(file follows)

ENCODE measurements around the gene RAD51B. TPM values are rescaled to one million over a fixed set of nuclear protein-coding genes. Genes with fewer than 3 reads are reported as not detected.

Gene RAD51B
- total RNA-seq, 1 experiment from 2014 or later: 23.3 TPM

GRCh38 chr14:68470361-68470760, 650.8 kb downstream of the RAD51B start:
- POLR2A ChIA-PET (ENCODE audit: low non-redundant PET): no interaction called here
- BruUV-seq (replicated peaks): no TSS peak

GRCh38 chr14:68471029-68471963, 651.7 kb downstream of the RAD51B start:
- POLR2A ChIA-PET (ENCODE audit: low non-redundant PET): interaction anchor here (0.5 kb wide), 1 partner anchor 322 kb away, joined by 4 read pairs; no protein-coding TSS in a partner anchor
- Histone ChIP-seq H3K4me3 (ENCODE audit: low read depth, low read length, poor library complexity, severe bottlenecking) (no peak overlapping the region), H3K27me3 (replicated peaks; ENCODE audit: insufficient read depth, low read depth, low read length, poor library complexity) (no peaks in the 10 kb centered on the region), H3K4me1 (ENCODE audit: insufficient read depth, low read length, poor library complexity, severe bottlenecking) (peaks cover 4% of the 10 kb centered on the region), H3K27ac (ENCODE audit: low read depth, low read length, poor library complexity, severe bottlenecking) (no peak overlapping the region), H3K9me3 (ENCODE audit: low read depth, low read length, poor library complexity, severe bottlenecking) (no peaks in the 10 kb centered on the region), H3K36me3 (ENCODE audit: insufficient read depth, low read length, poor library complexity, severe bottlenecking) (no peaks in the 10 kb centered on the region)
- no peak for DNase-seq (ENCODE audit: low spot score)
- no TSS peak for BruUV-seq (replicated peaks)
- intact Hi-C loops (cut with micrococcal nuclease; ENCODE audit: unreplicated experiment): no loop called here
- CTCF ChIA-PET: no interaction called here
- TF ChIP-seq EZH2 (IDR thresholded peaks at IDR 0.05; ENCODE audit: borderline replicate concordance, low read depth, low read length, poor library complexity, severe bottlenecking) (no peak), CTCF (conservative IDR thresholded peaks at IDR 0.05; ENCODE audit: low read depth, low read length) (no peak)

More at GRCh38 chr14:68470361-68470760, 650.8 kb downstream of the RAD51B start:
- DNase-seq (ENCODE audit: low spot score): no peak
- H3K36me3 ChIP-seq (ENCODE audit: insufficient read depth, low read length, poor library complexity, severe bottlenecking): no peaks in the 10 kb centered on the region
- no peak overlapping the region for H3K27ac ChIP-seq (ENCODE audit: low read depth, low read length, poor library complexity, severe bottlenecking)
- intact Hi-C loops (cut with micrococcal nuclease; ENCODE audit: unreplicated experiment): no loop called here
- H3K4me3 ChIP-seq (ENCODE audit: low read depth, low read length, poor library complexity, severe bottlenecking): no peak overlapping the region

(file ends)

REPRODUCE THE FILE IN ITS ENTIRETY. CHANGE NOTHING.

ENCODE measurements around the gene RAD51B. TPM values are rescaled to one million over a fixed set of nuclear protein-coding genes. Genes with fewer than 3 reads are reported as not detected.

Gene RAD51B
- total RNA-seq, 1 experiment from 2014 or later: 23.3 TPM

GRCh38 chr14:68470361-68470760, 650.8 kb downstream of the RAD51B start:
- POLR2A ChIA-PET (ENCODE audit: low non-redundant PET): no interaction called here
- BruUV-seq (replicated peaks): no TSS peak

GRCh38 chr14:68471029-68471963, 651.7 kb downstream of the RAD51B start:
- POLR2A ChIA-PET (ENCODE audit: low non-redundant PET): interaction anchor here (0.5 kb wide), 1 partner anchor 322 kb away, joined by 4 read pairs; no protein-coding TSS in a partner anchor
- Histone ChIP-seq H3K4me3 (ENCODE audit: low read depth, low read length, poor library complexity, severe bottlenecking) (no peak overlapping the region), H3K27me3 (replicated peaks; ENCODE audit: insufficient read depth, low read depth, low read length, poor library complexity) (no peaks in the 10 kb centered on the region), H3K4me1 (ENCODE audit: insufficient read depth, low read length, poor library complexity, severe bottlenecking) (peaks cover 4% of the 10 kb centered on the region), H3K27ac (ENCODE audit: low read depth, low read length, poor library complexity, severe bottlenecking) (no peak overlapping the region), H3K9me3 (ENCODE audit: low read depth, low read length, poor library complexity, severe bottlenecking) (no peaks in the 10 kb centered on the region), H3K36me3 (ENCODE audit: insufficient read depth, low read length, poor library complexity, severe bottlenecking) (no peaks in the 10 kb centered on the region)
- no peak for DNase-seq (ENCODE audit: low spot score)
- no TSS peak for BruUV-seq (replicated peaks)
- intact Hi-C loops (cut with micrococcal nuclease; ENCODE audit: unreplicated experiment): no loop called here
- CTCF ChIA-PET: no interaction called here
- TF ChIP-seq EZH2 (IDR thresholded peaks at IDR 0.05; ENCODE audit: borderline replicate concordance, low read depth, low read length, poor library complexity, severe bottlenecking) (no peak), CTCF (conservative IDR thresholded peaks at IDR 0.05; ENCODE audit: low read depth, low read length) (no peak)

More at GRCh38 chr14:68470361-68470760, 650.8 kb downstream of the RAD51B start:
- DNase-seq (ENCODE audit: low spot score): no peak
- H3K36me3 ChIP-seq (ENCODE audit: insufficient read depth, low read length, poor library complexity, severe bottlenecking): no peaks in the 10 kb centered on the region
- no peak overlapping the region for H3K27ac ChIP-seq (ENCODE audit: low read depth, low read length, poor library complexity, severe bottlenecking)
- intact Hi-C loops (cut with micrococcal nuclease; ENCODE audit: unreplicated experiment): no loop called here
- H3K4me3 ChIP-seq (ENCODE audit: low read depth, low read length, poor library complexity, severe bottlenecking): no peak overlapping the region